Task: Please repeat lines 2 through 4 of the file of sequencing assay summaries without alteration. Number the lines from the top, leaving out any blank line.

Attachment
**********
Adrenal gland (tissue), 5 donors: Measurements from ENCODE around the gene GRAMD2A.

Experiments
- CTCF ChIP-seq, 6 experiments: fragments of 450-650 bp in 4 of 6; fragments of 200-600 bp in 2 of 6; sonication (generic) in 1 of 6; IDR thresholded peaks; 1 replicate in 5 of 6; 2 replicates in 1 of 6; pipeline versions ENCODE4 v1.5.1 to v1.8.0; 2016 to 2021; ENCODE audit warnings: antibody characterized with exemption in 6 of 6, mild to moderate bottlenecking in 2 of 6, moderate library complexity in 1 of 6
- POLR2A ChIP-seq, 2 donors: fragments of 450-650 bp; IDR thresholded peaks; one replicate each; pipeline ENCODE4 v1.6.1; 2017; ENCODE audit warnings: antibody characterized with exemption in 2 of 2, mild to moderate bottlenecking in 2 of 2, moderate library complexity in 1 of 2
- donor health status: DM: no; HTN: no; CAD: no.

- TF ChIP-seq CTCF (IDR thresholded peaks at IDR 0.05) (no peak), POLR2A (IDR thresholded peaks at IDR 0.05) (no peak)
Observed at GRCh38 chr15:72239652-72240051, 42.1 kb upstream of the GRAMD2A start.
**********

Experiments
- CTCF ChIP-seq, 6 experiments: fragments of 450-650 bp in 4 of 6; fragments of 200-600 bp in 2 of 6; sonication (generic) in 1 of 6; IDR thresholded peaks; 1 replicate in 5 of 6; 2 replicates in 1 of 6; pipeline versions ENCODE4 v1.5.1 to v1.8.0; 2016 to 2021; ENCODE audit warnings: antibody characterized with exemption in 6 of 6, mild to moderate bottlenecking in 2 of 6, moderate library complexity in 1 of 6
- POLR2A ChIP-seq, 2 donors: fragments of 450-650 bp; IDR thresholded peaks; one replicate each; pipeline ENCODE4 v1.6.1; 2017; ENCODE audit warnings: antibody characterized with exemption in 2 of 2, mild to moderate bottlenecking in 2 of 2, moderate library complexity in 1 of 2